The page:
# Induced emf

If we have a loop with radius 12 cm that lies in a uniform magnetic field of 1.5T.

The magnetic field is in the positive z direction and the loop lies in the horizontal xy-plane. Now if the loop is removed from the field in a time interval of 2.0x10^-3 s what will the average induced emf be.

Right now first I thaught it might be zero but then seeing as the b field will be constant and A will change.

therefore it has to be emf= - -b x dA/dt

but how can i describe the rate of change of A?

ps:am I even on the right track? =)

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PPonte
If I understood well the magnetic field is perpendicular to the loop:
the A will decrease from it's maximum value (the area of the loop: 4,52 x 10^-2 m^2) to zero.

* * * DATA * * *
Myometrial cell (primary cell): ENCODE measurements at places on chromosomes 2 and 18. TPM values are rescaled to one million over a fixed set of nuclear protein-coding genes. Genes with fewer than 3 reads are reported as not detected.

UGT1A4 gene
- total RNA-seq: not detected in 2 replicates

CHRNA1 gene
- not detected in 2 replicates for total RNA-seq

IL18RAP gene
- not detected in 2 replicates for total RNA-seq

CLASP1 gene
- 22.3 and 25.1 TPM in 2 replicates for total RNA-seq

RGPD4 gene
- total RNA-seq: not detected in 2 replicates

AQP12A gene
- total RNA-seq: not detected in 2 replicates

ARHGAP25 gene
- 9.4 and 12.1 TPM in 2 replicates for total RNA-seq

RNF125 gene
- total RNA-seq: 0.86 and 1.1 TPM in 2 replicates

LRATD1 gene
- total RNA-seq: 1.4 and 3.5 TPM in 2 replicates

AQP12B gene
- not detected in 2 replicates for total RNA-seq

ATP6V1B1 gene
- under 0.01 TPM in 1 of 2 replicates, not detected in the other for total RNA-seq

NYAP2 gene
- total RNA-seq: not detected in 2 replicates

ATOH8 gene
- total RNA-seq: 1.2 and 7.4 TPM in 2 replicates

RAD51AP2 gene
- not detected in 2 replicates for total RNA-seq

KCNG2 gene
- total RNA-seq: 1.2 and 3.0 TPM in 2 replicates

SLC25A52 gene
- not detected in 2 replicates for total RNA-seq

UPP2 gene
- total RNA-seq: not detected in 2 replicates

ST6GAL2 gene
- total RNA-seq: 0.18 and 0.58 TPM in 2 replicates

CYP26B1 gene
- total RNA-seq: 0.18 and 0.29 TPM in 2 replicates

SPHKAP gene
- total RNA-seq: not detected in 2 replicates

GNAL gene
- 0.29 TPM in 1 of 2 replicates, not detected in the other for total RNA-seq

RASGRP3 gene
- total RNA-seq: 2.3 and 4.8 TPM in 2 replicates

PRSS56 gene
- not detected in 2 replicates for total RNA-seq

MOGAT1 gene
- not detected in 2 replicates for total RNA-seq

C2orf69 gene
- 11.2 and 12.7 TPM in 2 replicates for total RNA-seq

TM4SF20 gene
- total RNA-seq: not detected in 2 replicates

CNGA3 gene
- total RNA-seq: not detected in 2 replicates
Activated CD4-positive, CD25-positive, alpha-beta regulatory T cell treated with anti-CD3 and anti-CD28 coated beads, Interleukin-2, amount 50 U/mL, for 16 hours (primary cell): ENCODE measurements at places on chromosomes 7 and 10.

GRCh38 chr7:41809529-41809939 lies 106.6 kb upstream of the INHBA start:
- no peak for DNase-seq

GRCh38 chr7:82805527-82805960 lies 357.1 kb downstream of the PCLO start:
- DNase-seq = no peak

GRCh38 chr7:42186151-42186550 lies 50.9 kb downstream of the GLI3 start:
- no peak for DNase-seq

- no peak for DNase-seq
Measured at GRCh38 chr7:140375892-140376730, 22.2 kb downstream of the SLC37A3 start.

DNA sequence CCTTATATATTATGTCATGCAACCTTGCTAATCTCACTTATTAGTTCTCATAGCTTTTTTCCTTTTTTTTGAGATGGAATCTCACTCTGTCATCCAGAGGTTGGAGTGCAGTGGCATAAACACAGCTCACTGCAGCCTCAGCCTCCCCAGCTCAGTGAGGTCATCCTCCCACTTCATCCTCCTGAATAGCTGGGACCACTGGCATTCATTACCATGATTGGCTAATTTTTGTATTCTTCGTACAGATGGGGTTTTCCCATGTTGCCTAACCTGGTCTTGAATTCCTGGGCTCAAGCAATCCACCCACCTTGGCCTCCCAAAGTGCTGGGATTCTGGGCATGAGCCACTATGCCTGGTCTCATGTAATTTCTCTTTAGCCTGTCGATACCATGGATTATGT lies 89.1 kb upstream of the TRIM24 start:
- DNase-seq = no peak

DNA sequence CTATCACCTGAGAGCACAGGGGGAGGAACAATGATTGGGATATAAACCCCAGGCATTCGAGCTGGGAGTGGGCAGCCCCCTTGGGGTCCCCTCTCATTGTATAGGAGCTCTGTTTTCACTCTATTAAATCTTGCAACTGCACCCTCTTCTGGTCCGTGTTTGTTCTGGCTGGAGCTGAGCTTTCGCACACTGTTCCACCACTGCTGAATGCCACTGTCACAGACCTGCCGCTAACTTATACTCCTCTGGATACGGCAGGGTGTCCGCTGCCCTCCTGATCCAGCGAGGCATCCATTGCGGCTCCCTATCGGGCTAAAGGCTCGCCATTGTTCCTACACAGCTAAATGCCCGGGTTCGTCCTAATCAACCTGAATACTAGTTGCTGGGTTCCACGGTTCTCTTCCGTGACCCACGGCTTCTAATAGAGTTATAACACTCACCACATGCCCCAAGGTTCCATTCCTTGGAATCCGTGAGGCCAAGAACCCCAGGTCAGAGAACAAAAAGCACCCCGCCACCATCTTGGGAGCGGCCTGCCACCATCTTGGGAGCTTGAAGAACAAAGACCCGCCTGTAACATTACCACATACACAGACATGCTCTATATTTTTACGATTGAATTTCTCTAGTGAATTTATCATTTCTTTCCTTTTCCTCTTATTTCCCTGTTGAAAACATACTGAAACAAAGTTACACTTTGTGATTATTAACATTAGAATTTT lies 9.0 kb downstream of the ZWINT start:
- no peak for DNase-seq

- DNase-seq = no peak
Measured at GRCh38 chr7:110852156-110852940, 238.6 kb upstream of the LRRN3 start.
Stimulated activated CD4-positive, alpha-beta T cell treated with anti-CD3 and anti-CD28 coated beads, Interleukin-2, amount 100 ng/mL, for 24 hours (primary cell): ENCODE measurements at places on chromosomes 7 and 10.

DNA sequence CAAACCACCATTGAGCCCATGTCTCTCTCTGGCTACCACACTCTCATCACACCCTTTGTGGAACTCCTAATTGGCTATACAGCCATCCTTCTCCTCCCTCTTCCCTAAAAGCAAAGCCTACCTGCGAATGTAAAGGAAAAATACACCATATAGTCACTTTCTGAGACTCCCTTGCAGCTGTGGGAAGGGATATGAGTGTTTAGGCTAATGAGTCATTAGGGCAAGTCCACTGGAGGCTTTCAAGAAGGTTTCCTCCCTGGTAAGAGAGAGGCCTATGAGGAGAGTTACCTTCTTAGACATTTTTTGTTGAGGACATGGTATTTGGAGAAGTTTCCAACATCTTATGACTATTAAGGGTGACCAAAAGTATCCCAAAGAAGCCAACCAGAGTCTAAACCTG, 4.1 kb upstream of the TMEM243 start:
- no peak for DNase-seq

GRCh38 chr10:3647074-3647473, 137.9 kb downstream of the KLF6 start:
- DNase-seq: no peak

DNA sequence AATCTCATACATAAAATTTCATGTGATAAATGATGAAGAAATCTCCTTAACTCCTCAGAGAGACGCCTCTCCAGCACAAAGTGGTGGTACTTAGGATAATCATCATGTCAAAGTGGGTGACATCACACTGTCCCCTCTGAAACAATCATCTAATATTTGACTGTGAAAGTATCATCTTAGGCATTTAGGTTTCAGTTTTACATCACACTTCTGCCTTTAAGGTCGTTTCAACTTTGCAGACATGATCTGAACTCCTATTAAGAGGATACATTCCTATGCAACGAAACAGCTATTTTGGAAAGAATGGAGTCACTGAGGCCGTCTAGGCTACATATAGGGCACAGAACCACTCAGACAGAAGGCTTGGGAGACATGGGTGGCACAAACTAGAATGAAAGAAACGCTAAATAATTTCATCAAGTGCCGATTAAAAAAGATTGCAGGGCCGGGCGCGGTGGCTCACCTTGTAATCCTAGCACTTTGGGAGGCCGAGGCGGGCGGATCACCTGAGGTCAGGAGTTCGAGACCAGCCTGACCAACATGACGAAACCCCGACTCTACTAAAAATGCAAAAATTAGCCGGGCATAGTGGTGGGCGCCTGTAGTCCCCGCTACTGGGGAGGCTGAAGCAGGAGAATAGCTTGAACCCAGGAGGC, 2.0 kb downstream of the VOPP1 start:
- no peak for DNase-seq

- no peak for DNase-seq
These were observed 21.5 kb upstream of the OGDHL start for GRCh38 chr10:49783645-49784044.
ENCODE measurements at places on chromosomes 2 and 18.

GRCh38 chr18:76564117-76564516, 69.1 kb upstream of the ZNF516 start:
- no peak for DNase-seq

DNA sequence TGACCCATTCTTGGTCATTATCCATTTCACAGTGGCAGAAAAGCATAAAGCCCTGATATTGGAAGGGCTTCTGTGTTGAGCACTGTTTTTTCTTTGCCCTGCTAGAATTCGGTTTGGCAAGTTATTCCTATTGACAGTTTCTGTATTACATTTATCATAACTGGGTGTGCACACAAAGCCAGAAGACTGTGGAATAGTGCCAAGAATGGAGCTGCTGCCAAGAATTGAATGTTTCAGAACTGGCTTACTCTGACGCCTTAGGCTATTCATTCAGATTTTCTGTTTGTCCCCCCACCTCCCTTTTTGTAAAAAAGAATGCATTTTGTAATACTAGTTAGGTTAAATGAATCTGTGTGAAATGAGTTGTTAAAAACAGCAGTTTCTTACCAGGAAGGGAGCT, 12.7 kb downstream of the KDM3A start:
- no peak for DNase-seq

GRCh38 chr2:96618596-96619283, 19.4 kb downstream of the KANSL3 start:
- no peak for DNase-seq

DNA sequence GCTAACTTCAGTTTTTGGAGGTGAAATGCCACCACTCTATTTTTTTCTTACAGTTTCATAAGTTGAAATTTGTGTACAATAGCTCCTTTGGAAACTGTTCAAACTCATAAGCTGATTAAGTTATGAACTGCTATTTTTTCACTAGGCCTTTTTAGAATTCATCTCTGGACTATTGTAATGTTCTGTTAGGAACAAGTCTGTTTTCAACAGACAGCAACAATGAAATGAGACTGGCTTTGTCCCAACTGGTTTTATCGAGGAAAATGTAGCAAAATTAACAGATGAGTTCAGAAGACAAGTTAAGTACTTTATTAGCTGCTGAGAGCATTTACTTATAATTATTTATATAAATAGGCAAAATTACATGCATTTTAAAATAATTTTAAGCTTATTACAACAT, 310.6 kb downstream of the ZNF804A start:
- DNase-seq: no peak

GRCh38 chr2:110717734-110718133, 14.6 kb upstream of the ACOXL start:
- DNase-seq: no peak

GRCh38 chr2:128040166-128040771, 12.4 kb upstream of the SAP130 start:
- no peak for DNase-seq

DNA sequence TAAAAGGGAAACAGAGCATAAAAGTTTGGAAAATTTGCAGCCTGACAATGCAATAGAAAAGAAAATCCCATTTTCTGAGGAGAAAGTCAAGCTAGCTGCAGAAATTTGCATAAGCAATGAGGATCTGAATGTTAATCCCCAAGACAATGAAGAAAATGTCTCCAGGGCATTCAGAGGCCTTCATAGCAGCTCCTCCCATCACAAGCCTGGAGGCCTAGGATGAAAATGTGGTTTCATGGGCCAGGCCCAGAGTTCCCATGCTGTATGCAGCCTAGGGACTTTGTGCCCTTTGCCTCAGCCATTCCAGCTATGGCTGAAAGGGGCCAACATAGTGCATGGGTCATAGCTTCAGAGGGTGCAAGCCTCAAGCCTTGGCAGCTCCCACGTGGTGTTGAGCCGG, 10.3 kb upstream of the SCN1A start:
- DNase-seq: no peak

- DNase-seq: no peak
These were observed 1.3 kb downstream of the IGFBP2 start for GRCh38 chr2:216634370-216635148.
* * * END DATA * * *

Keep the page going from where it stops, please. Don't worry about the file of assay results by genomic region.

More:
PPonte said:
If I understood well the magnetic field is perpendicular to the loop:
the A will decrease from it's maximum value (the area of the loop: 4,52 x 10^-2 m^2) to zero.
yeah so the average emf induced would be d(A/2)/dt ?

PPonte
In my opinion, we could simplify the formula:
emf induced = B.A/dt

B= 1,5 T
A (of the loop) = 4,52 x 10^-2 m^2
dt = 2,0 x 10^-3 s
emf = 33,9 V

But wait for the experts, it's possible that I am mistaken.

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I thinks it is

$$\frac{\Delta \Phi_B}{\Delta t}$$

since it asks average value not instantanious one, I think 33.912 V is a correct answer.

Psi-String said:
I thinks it is

$$\frac{\Delta \Phi_B}{\Delta t}$$

since it asks average value not instantanious one, I think 33.912 V is a correct answer.
but surely the average A confined in the magentic field during dt must be half A.. therefore the average Induced emf must be -d(A/2)/dt

or?

PPonte
It is not an average A but a variation of A.
Phi=B.A.costheta

and

efm = dPHi/dt

PS- Sorry, but I don't know to latex.

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